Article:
Joshua Bowler, who was paralyzed and suffered a brain injury from a fall 11 years ago, is tended to by his doctor, Thomas Cornwell, in Bowler’s home in Glen Ellyn, Illinois. Home health care saves money by keeping homebound patients out of hospitals and emergency rooms.
Doctors who make house calls may seem like something from America’s Norman Rockwell past. But they never disappeared entirely, and there is new evidence that home visits can play an important role in providing health care to the aged and chronically ill — while saving taxpayers millions.
The federal Centers for Medicaid and Medicare Services (CMS) said this month that a demonstration project has shown that delivering comprehensive primary care services at home helped to keep Medicare recipients with multiple chronic illnesses or disabilities out of hospitals, emergency rooms and nursing homes.
Many of those patients are among the 37 percent of Medicare beneficiaries with more than three chronic health conditions who together consume almost three-quarters of spending for the federal health care plan for the elderly and disabled. Because they are sick, frail, and often isolated, they are prone to putting off visiting their primary care provider while their conditions worsen, leading to more expensive care down the road.
But having a doctor come to them can make all the difference. And the savings for taxpayers could be significant: The CMS analysis found that house calls saved an average of $1,010 per beneficiary.
A 2014 U.S. Department of Veterans Affairs study estimated that home care for Medicare beneficiaries with multiple chronic illnesses could save close to $4.8 billion a year.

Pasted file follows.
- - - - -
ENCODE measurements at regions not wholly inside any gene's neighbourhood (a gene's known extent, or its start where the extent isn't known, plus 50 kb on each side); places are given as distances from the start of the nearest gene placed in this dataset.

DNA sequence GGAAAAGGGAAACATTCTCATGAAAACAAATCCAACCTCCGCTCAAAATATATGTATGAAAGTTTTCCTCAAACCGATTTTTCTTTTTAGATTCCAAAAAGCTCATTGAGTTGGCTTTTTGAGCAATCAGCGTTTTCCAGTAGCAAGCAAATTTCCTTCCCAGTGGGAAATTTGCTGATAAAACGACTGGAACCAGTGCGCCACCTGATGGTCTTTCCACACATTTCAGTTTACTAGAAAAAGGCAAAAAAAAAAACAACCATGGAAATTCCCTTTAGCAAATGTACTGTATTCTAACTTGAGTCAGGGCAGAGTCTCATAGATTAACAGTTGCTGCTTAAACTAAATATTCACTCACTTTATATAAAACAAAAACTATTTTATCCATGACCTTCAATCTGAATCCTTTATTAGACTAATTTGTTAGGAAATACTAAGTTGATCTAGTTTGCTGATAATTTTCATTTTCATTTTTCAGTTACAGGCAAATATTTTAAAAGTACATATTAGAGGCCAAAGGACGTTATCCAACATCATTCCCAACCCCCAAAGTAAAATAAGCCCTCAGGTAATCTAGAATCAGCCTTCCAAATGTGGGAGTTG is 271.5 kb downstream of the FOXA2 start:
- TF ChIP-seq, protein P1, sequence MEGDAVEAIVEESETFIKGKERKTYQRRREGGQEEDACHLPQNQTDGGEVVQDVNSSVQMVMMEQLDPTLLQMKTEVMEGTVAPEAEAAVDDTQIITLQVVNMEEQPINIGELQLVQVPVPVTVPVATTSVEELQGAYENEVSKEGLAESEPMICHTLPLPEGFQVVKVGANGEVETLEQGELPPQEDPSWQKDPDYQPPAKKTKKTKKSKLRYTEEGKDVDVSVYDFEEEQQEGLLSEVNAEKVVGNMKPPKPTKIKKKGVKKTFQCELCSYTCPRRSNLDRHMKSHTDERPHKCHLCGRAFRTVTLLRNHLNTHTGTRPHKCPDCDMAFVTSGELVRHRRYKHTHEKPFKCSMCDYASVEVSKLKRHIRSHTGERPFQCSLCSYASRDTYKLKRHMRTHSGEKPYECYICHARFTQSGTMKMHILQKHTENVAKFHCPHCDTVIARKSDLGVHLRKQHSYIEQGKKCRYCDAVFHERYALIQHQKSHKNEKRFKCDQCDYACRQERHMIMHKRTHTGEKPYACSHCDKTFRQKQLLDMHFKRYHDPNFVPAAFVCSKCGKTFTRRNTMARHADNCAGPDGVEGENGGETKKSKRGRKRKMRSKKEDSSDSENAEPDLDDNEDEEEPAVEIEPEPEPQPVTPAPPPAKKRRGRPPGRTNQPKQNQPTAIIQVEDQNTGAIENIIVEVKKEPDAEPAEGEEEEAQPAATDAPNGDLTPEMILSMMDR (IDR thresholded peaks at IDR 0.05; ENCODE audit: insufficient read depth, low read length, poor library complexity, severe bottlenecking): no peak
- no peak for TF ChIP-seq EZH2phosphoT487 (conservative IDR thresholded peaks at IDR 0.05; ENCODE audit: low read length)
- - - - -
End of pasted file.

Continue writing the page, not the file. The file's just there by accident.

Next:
Doctors who make home visits say encouraging house calls could also bring savings to Medicaid, the health plan for the poor financed jointly by the states and the federal government.
“There’s no reason Medicaid couldn’t achieve big savings as well,” said Dr. Peter Boling, professor and chairman of the division of geriatric medicine at Virginia Commonwealth University and founder of VCU’s house call team.
Evidence of the savings from home health care has been promising enough to spawn a bipartisan proposal in the U.S. Congress that would make the demonstration project, which provides financial incentives to primary care practitioners to tend to elderly and disabled patients in their own homes, a permanent feature of Medicare.
Helena Ross, the social worker program coordinator of Mount Sinai Hospital’s Visiting Doctors Program in New York, said expanding the project would “encourage more medical providers to go into home-based care.”
Ross said 18 doctors and six nurse practitioners from her program made about 12,000 visits last year to 1,600 patients in Manhattan, 90 percent of them elderly and the rest with severe conditions such as multiple sclerosis, morbid obesity or amyotrophic lateral sclerosis, known as Lou Gehrig’s disease.
Physician house calls were once a staple of American life. But over time, reimbursement rates for primary care physicians did not keep pace with those for other medical specialties, and, from the 1980s onward, it generally became more difficult to sustain primary care practices. As that happened, those who made house calls were less able to afford the losses that came with making home visits, and many retreated to office-based practices, where they could see more patients.